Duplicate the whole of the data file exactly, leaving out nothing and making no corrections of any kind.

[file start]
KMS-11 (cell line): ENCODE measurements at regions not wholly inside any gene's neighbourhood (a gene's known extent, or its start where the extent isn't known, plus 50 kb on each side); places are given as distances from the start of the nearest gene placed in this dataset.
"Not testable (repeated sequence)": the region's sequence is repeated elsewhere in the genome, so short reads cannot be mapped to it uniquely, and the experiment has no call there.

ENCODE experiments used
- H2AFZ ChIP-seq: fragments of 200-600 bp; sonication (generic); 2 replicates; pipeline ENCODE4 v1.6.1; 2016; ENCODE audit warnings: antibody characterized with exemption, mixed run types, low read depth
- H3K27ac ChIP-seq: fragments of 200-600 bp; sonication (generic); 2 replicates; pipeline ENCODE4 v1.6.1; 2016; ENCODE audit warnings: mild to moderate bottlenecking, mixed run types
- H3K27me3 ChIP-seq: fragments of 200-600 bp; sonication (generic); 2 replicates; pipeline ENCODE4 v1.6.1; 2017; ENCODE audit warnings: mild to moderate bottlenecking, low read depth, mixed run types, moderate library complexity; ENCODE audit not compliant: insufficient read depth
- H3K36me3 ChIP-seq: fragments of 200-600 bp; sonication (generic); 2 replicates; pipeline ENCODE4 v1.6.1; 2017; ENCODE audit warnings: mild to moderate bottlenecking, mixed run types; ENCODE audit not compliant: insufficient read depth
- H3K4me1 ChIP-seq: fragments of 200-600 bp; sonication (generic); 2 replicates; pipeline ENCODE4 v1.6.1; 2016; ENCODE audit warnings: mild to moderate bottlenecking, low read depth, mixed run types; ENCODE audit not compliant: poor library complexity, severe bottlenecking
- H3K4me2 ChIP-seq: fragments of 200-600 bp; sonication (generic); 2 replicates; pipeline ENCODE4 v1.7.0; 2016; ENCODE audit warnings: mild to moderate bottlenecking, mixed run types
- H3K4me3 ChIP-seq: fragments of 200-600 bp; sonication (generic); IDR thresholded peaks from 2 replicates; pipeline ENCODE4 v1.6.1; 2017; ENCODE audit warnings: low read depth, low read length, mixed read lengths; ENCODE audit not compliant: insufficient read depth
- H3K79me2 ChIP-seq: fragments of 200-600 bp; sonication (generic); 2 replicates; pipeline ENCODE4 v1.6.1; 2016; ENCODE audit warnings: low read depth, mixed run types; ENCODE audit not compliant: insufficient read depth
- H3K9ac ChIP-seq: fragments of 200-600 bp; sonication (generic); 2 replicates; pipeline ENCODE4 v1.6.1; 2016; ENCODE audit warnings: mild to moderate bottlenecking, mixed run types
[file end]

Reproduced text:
KMS-11 (cell line): ENCODE measurements at regions not wholly inside any gene's neighbourhood (a gene's known extent, or its start where the extent isn't known, plus 50 kb on each side); places are given as distances from the start of the nearest gene placed in this dataset.
"Not testable (repeated sequence)": the region's sequence is repeated elsewhere in the genome, so short reads cannot be mapped to it uniquely, and the experiment has no call there.

ENCODE experiments used
- H2AFZ ChIP-seq: fragments of 200-600 bp; sonication (generic); 2 replicates; pipeline ENCODE4 v1.6.1; 2016; ENCODE audit warnings: antibody characterized with exemption, mixed run types, low read depth
- H3K27ac ChIP-seq: fragments of 200-600 bp; sonication (generic); 2 replicates; pipeline ENCODE4 v1.6.1; 2016; ENCODE audit warnings: mild to moderate bottlenecking, mixed run types
- H3K27me3 ChIP-seq: fragments of 200-600 bp; sonication (generic); 2 replicates; pipeline ENCODE4 v1.6.1; 2017; ENCODE audit warnings: mild to moderate bottlenecking, low read depth, mixed run types, moderate library complexity; ENCODE audit not compliant: insufficient read depth
- H3K36me3 ChIP-seq: fragments of 200-600 bp; sonication (generic); 2 replicates; pipeline ENCODE4 v1.6.1; 2017; ENCODE audit warnings: mild to moderate bottlenecking, mixed run types; ENCODE audit not compliant: insufficient read depth
- H3K4me1 ChIP-seq: fragments of 200-600 bp; sonication (generic); 2 replicates; pipeline ENCODE4 v1.6.1; 2016; ENCODE audit warnings: mild to moderate bottlenecking, low read depth, mixed run types; ENCODE audit not compliant: poor library complexity, severe bottlenecking
- H3K4me2 ChIP-seq: fragments of 200-600 bp; sonication (generic); 2 replicates; pipeline ENCODE4 v1.7.0; 2016; ENCODE audit warnings: mild to moderate bottlenecking, mixed run types
- H3K4me3 ChIP-seq: fragments of 200-600 bp; sonication (generic); IDR thresholded peaks from 2 replicates; pipeline ENCODE4 v1.6.1; 2017; ENCODE audit warnings: low read depth, low read length, mixed read lengths; ENCODE audit not compliant: insufficient read depth
- H3K79me2 ChIP-seq: fragments of 200-600 bp; sonication (generic); 2 replicates; pipeline ENCODE4 v1.6.1; 2016; ENCODE audit warnings: low read depth, mixed run types; ENCODE audit not compliant: insufficient read depth
- H3K9ac ChIP-seq: fragments of 200-600 bp; sonication (generic); 2 replicates; pipeline ENCODE4 v1.6.1; 2016; ENCODE audit warnings: mild to moderate bottlenecking, mixed run types